(Chevrolet’s loaded trail truck. Expect an independent peek soon.)

The overall width has also been increased by 3.5 inches to increase stability, which gives the truck a more aggressive stance, and allows the tires more clearance under full compression. This of course is a negative for those who often find themselves on tight trails, but we didn’t feel it hindered our performance on any of the narrow two-tracks.

One of the first changes I usually make to a vehicle is a tire swap. I hate the smooth look of stock “all-terrains” and usually find their performance lacking. That being said, the ZR2 is an exception. Chevrolet upgraded to a larger 31-inch Goodyear Wrangler Duratrac, which gives the truck a little more clearance, a lot more traction, and a fitting aggressive look. They also wrapped these tires around a new 17-inch wheel exclusive to the ZR2, which finishes out the vehicle nicely.

Yeah, but it’s a Chevy

Undoubtedly there are folks foaming at the mouth, eagerly waiting to type out remarks on reliability and how only their brand of vehicle is fit to roll down the road. So before you say “Yeah, but it’s a Chevy,” let me save you the trouble. I’ll admit Chevrolet’s reputation hasn’t always been the best, but if you’ve driven one in the last few years, you’ll know their products have improved by leaps and bounds. In truth, the days of manufacturers having massive differences in reliability are largely over. We’ve abused high-mile, modern Land Rovers without failure, run GM products over 100,000 miles with only standard fluid changes, and experienced field breakdowns of Toyotas. My 2014 4Runner required an entire repaint 1 year after purchase, so no company is perfect. My point is that it’s impossible to prove whether any new vehicle is reliable, just as it’s impossible to say it’s unreliable because “it’s a Chevy.” For now, we know these ZR2s ran a race track HARD for 75 laps or more without any failures or squeaks, and that they repeatedly made jumps without decreasing shock performance or damaging the vehicle. Not a bad start. For the rest, we will just have to wait and see.

Overall Impressions

Our verdict on the all-new Chevrolet ZR2 is that it is one hell of a truck, and quite possibly the best midsize on the market. The DSSV system is phenomenal, and certainly better than any other stock suspension I have tested. It handles well on the road, and even better on the dirt, transferring effortlessly from mini trophy truck to long distance road tripper. On the rocks and in technical terrain, the lockers and traction control systems will help even the most inexperienced drivers navigate tough obstacles, and the skid plates and rock sliders are the perfect backup when things go wrong.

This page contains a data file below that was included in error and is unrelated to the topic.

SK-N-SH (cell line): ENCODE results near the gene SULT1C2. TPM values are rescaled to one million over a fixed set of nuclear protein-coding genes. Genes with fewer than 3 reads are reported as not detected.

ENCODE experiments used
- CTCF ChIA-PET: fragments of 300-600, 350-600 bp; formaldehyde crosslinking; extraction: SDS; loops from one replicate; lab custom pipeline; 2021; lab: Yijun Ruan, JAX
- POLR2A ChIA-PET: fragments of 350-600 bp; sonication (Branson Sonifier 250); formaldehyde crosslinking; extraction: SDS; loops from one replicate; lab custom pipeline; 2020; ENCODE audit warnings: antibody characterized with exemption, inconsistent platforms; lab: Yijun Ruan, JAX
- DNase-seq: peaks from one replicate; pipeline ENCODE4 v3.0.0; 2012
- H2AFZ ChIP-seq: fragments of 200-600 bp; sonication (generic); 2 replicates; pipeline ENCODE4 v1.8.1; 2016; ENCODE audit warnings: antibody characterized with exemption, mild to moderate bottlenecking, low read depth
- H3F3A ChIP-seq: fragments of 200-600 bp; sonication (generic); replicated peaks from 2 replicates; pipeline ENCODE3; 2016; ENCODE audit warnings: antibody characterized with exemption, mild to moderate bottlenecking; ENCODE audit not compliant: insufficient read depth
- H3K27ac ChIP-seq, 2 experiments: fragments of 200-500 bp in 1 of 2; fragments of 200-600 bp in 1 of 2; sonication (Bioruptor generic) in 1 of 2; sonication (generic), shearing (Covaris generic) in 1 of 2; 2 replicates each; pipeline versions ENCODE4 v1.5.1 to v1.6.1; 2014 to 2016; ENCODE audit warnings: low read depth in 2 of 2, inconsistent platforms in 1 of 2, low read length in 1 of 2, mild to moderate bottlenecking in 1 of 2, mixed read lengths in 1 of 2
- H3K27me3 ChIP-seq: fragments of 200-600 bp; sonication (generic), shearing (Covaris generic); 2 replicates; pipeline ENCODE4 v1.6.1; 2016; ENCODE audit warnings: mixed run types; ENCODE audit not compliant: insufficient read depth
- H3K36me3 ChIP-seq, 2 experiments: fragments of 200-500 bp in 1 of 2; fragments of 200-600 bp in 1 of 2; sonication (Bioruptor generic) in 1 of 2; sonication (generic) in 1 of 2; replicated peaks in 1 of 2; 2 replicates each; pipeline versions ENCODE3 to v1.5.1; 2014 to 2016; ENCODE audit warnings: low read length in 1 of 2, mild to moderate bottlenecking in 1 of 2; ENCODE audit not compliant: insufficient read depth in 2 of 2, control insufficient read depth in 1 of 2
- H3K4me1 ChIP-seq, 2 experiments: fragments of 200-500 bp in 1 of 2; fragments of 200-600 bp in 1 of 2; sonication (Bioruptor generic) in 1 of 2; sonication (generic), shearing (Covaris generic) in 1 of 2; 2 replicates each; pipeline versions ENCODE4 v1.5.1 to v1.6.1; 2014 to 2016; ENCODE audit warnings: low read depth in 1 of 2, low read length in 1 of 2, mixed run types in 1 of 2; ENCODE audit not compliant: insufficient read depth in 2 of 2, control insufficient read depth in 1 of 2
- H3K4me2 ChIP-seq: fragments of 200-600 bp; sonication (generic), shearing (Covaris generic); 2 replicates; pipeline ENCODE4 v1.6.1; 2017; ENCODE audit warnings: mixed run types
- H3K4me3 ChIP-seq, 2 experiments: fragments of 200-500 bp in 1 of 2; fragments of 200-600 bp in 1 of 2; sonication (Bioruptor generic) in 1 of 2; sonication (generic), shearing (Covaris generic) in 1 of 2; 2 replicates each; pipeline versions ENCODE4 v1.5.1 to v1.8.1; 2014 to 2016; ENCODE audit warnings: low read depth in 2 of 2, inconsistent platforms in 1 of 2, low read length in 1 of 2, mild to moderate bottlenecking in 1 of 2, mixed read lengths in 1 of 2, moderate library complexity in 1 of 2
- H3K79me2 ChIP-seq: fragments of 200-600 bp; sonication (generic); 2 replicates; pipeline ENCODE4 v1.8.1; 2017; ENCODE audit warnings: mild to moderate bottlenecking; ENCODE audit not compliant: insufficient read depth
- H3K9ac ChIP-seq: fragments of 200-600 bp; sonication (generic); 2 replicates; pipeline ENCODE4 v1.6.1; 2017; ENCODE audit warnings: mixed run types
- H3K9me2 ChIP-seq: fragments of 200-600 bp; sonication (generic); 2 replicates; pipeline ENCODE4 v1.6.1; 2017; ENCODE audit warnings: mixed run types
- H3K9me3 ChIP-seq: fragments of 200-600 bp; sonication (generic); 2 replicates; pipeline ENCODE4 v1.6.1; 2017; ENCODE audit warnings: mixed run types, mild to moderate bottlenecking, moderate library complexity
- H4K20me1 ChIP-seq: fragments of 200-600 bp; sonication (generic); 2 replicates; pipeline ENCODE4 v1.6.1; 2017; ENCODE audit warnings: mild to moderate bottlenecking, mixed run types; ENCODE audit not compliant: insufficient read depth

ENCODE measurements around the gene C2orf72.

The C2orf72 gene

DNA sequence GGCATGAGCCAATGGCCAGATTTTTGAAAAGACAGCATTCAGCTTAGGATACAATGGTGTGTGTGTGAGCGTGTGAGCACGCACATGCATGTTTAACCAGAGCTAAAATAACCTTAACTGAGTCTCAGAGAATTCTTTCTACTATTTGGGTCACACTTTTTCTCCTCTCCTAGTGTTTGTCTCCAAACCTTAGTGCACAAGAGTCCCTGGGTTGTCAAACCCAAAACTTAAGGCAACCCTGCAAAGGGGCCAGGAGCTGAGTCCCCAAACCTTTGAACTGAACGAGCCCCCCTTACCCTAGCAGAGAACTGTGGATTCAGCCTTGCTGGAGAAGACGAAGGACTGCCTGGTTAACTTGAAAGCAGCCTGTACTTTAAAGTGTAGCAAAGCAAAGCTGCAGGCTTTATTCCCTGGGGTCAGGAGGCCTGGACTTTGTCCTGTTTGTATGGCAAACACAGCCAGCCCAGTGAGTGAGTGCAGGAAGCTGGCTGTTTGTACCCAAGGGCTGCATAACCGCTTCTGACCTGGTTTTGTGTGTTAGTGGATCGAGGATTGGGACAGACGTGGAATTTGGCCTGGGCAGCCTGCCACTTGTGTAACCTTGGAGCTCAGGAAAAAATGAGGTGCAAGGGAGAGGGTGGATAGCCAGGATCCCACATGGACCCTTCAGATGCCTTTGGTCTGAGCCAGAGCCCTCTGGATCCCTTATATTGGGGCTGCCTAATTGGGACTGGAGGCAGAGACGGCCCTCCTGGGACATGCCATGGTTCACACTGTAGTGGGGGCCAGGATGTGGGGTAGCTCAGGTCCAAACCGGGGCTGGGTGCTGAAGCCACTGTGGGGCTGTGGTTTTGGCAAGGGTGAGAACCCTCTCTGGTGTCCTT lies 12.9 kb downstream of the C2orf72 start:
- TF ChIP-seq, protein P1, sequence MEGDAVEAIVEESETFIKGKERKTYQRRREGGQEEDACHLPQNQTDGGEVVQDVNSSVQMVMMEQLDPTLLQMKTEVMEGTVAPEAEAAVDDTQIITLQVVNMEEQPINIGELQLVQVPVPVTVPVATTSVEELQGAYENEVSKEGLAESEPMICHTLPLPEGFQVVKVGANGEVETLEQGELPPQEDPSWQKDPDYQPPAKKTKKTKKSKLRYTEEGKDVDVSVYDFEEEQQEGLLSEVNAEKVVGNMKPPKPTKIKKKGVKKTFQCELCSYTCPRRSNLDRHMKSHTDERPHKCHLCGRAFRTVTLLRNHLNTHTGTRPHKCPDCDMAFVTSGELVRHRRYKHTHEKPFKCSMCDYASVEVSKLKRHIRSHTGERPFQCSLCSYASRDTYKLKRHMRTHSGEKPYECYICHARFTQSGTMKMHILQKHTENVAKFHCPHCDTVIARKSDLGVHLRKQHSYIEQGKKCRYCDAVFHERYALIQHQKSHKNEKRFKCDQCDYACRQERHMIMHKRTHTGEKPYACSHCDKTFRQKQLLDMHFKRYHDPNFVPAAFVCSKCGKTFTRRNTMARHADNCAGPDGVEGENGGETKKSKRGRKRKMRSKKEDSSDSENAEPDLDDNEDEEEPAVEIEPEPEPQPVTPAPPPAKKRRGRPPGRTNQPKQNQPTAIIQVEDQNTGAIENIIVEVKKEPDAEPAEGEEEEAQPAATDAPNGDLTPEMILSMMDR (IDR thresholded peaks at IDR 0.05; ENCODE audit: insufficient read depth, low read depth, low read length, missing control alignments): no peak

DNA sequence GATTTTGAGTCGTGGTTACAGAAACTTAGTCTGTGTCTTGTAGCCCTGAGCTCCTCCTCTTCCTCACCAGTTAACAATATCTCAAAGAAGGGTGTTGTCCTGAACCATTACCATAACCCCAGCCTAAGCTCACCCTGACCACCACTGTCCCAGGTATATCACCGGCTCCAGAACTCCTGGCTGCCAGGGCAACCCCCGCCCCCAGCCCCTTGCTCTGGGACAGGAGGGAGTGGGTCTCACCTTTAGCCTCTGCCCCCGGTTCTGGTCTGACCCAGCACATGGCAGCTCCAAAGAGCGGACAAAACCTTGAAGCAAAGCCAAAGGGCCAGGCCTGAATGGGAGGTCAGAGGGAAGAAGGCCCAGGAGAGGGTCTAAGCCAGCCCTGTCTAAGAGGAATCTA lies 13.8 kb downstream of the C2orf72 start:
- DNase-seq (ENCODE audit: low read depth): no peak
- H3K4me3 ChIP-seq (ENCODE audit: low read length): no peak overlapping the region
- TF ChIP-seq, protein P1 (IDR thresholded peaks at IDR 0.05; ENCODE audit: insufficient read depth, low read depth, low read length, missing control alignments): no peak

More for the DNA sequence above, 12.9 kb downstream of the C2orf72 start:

Head to head I have little doubt that the ZR2 would outperform or match the Tacoma TRD Pro in nearly every way, but it lacks Toyota’s loyal following, as well as the brand’s reputation. That could hinder total sales. No matter how you slice it though, Chevrolet has delivered THE TRUCK that overlanders have been asking manufacturers to produce. It has a high performance 2-inch suspension lift, a diesel engine, front and rear locking differentials, skid plates, rock sliders, and a great set of all terrains from the factory (their engineers are interested in adding even more). In an industry that is turning legendary trucks like the Discovery and Nissan Patrol (Armada) into fauxverlanders, we can only hope that consumers respond to Chevrolet’s herculean efforts in bringing this truck to life, and prove that at the end of the day capability is king.

Born and raised in Dallas, Texas, Chris didn’t receive a real taste of the outdoors until moving to Prescott, Arizona, in 2009. While working on his business degree, he learned to fly and spent his weekends exploring the Arizona desert and high country. It was there that he fell in love with backcountry travel and four-wheel drive vehicles, eventually leading him to Overland Journal and Expedition Portal. After several years of honing his skills in writing, photography, and off-road driving, Chris now works for the company full time as Expedition Portal's Senior Editor while living full-time on the road.